A guide to landlord certificates under the Building Safety Act 2022

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The Building Safety Act 2022 and associated regulations introduce new obligations for landlords of relevant buildings in respect of relevant defects, including the requirement to provide a landlord’s certificate.

What is a relevant building?

A relevant building is a building which is at least 11 metres high or is a minimum of five storeys and in either case contains at least two residential units. The measurement must be taken from ground floor level (disregarding any basement/floors below this level) to the floor of the top storey (unless the top storey is exclusively used for housing plant and machinery, in which case this floor may also be disregarded).  

Please note, an additional regime also applies if the building is at least 18 metres high or is a minimum of seven storeys (a ‘higher-risk building’) and we refer to our higher-risk buildings guidance in this respect here.

What is a relevant defect?

A relevant defect is a defect which causes a fire safety risk or risk of collapse. The defect must have been created during the 30 year period ending 28 June 2022, but please note that works to remedy a relevant defect carried out after this date will also be covered by the legislation.

What is a landlord’s certificate?  

A landlord’s certificate provides a leaseholder with information about the building and the landlord and in particular whether any relevant defects exist and if so, whether the leaseholder will have to contribute towards the costs of remediation through service charges or whether the landlord will be responsible for some or all of these costs.

The position is established through a series of tests or criteria, which have to be applied in order to complete the certificate. In particular, detailed information is required to establish the net worth of the landlord (and its group if a corporate entity or spouse/civil partner if an individual) as at 14 February 2022 and/or to establish whether the landlord is responsible for a relevant defect. It may also be necessary to provide documentary evidence of the position as stated in the certificate.

When is a landlord’s certificate required?  

A landlord’s certificate must be provided when a landlord makes a service charge demand in respect of the cost of remedying a relevant defect or within four weeks of one of the following trigger events:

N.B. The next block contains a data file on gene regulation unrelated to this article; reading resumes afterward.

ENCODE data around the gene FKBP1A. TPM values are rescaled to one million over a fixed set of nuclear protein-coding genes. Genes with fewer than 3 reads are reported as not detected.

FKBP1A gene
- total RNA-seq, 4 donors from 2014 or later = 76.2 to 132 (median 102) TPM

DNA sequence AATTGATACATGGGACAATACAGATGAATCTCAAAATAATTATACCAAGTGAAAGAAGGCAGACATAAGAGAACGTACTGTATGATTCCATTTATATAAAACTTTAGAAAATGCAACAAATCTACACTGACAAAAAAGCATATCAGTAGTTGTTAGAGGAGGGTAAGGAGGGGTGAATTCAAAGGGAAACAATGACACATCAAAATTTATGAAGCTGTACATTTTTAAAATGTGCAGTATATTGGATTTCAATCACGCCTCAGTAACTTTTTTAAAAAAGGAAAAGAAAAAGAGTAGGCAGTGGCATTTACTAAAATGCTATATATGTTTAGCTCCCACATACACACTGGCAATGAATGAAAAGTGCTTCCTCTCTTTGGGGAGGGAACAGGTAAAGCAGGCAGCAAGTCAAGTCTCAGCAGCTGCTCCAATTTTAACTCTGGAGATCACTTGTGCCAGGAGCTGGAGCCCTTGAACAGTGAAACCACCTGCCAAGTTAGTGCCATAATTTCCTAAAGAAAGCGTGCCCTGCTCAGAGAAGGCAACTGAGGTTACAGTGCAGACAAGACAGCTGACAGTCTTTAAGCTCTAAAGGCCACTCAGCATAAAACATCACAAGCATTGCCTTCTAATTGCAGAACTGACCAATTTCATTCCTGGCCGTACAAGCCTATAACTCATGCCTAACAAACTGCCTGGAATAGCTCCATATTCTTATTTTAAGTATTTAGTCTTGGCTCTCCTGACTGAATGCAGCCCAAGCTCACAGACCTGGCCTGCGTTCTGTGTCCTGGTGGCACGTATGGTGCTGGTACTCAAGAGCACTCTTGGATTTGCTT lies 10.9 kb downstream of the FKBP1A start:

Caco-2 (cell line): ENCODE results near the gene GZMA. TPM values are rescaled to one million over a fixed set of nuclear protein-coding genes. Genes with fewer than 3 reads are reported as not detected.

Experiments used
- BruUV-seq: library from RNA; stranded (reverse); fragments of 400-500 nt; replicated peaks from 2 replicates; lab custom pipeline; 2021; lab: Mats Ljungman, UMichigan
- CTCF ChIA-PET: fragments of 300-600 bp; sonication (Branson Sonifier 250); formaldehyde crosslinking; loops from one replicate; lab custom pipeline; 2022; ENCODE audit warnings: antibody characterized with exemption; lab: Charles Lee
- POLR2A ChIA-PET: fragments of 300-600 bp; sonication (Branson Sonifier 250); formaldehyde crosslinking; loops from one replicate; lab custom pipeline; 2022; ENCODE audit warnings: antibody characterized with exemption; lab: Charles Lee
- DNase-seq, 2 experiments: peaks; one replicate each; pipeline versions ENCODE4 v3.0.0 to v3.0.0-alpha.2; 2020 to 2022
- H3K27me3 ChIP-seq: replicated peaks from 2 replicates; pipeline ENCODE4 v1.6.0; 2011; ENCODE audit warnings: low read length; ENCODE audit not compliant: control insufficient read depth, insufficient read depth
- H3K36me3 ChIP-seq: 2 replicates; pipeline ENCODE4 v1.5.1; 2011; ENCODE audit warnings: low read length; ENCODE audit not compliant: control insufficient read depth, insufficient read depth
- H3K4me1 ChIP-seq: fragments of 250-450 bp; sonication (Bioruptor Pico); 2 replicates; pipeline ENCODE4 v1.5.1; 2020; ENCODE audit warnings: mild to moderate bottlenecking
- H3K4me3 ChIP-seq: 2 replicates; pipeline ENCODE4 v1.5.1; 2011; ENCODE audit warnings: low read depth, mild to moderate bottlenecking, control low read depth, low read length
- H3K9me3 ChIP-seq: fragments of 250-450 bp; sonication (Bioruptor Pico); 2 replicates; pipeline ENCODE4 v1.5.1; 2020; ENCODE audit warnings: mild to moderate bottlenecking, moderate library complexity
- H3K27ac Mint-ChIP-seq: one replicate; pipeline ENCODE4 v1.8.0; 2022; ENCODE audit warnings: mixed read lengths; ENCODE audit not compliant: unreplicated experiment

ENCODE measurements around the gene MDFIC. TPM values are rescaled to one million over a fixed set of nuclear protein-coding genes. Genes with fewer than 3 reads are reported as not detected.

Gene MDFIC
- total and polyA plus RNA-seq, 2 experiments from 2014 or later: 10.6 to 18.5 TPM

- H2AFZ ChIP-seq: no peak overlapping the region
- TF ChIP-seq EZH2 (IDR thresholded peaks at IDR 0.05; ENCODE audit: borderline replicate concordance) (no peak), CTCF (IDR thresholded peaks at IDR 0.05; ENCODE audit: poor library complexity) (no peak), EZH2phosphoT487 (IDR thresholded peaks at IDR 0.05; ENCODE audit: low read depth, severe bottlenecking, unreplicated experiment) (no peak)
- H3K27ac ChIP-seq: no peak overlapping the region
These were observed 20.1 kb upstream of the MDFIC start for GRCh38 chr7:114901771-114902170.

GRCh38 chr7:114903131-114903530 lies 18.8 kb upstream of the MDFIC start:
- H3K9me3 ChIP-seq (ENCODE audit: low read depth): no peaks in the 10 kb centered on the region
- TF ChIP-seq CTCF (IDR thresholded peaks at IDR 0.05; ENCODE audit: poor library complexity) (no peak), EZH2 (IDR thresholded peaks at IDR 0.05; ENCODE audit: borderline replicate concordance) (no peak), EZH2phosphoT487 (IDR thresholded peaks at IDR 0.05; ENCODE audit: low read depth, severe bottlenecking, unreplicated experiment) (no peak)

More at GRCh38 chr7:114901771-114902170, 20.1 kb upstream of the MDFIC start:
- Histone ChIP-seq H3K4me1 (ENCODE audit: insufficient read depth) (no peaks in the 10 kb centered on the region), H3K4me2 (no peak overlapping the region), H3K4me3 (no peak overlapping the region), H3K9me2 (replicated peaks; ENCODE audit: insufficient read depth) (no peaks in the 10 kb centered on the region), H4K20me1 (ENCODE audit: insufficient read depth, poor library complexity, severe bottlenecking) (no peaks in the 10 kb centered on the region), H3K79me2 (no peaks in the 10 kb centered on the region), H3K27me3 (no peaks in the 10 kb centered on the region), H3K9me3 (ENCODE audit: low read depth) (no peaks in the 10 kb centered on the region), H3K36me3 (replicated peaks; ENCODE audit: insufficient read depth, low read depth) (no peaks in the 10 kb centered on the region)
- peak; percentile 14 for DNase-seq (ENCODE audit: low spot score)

• Becoming aware of a relevant defect not covered by a previous landlord’s certificate
  • Receiving notification that a lease of a dwelling within the building is to be sold
  • Being requested by a leaseholder 
  • Becoming aware of a new leaseholder deed of certificate containing information not included in a previous landlord’s certificate

What if the landlord does not respond properly, in time, or at all?  

A landlord will not be able to recover the costs of remedying a relevant defect from a leaseholder if a landlord’s certificate is not provided when required, or is late or invalid.  

Are there any other deadlines?

The requirements of the legislation are detailed and complex, but some of the other deadlines landlords need to be aware of include:

  • Within five days of becoming aware of a sale of a flat within the building or a relevant defect, the landlord must give notice which complies with the regulations requiring that the leaseholder(s) provide a leaseholder deed of certificate
  • Within one week of receiving a leaseholder deed of certificate, the landlord must provide a copy of the certificate to any resident management company, right-to-manage company or named manager in relation to the building

The consequences of non-compliance can prevent a landlord from recovering the costs of remedying a relevant defect. Managing a relevant building  It is important for landlords to understand their status and potential liability under the building safety legislation, not least because a landlord has little time to prepare once a trigger event occurs. It is also worth noting that a landlord does not have to wait for a trigger event to occur before preparing the certificate. 

How we can help

We can help you navigate this new and complex regime. If you need assistance, please contact Marjorie Batten, Caroline Frampton, or Sian Gibbon.

For more information on the Building Safety Act 2022 and the changes in legislation, please visit our Building Safety Hub.

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